What problem are you having?

The security database is corrupted.

Cause: A hardware problem if the computer is improperly shut down or a software error.

Run esentutl /g to check the integrity of the security database at %windir%\Security\Database\Secedit.sdb.

If the database is corrupt:


Attempt to recover it by running esentutl /r on the %windir%\Security folder. If this fails, attempt to repair it by running with esentutl /p on %windir%\Security\Database\Secedit.sdb.


After that, delete the log files in %windir%\Security.

Security policy is not propagating correctly.

Cause:  Any.

Solution:  Use Resultant Set of Policy to check what Group Policy object is affecting your computer.

Check the log file. The log file is located in systemroot\Security\Logs\Winlogon.log. You can examine this log file to identify specific errors that occur during policy propagation to the computer.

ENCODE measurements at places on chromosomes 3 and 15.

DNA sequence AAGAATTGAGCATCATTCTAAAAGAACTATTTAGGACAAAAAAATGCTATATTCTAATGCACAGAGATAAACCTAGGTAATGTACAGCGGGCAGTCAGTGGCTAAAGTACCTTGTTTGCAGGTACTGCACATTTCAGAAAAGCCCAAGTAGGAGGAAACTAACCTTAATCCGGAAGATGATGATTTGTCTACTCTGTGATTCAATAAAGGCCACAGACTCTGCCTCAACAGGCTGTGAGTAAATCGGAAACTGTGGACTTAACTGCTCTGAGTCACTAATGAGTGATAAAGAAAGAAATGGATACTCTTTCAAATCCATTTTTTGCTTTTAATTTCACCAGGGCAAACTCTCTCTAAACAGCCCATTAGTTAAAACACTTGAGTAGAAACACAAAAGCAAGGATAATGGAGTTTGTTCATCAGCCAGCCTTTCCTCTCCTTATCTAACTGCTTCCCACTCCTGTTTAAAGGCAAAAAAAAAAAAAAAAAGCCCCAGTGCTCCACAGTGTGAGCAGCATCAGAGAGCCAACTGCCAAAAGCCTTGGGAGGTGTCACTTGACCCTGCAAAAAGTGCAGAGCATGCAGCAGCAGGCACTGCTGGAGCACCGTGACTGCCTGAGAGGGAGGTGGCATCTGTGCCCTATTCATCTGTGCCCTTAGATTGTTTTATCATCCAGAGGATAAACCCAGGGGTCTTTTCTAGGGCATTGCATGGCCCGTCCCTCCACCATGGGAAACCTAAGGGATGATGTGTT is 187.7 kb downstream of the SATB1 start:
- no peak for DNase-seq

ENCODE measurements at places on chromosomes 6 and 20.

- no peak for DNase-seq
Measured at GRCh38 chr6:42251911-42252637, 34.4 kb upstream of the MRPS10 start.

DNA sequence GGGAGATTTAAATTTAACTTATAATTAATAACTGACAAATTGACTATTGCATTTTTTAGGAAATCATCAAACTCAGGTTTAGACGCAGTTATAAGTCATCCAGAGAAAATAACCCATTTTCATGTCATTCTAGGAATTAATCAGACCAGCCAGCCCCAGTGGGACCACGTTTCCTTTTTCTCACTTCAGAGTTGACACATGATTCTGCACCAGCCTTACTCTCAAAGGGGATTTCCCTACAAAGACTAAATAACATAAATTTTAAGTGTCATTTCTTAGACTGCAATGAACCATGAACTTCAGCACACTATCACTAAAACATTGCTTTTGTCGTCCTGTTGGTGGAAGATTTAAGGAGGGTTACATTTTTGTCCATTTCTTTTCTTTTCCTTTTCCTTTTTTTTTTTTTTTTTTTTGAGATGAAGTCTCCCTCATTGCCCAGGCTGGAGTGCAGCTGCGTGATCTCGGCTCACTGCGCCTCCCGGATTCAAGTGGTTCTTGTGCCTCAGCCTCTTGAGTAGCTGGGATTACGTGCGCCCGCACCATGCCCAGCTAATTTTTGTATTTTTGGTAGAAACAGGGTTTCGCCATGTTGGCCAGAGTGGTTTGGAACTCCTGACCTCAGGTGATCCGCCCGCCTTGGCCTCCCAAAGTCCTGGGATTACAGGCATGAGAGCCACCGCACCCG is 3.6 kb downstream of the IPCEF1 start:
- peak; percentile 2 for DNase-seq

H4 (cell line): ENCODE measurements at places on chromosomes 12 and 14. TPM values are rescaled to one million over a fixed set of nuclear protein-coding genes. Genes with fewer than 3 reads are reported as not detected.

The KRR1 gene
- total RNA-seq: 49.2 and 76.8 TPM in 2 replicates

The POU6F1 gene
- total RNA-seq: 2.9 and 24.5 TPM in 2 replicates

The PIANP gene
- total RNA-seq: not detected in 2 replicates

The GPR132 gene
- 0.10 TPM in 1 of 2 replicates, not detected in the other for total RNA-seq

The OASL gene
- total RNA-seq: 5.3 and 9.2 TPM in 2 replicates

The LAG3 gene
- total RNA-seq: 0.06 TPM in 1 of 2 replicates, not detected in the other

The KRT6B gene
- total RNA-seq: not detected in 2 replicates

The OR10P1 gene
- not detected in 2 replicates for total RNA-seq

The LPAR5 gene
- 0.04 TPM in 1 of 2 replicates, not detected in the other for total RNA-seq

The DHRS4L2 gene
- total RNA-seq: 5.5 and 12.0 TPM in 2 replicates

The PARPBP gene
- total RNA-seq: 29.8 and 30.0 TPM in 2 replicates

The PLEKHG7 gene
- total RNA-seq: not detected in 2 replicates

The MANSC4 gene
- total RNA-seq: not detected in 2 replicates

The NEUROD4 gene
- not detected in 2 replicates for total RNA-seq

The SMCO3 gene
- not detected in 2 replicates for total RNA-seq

Security policies are propagated with the following warning: 0x534 : No mapping between account names and security IDs was done.

Cause:  This is usually caused because the security policy grants rights to user or group accounts which no longer exist.

Solution:  Find out which accounts are invalid.


Open Notepad and open the file at %systemroot%\security\logs\winlogon.log. Windows XP creates this file by default during policy propagation.


Search for error 1332. This indicates the account names that could not be resolved.


Remove the unresolved account names from policies in your domain.

If the accounts are in the Default Domain or Domain Controller Group Policy objects, you can edit the policies in the Security Settings node of Group Policy to remove these account names. If the accounts exist elsewhere, you may have to browse through all Group Policy objects that are defined in the domain and remove them individually.

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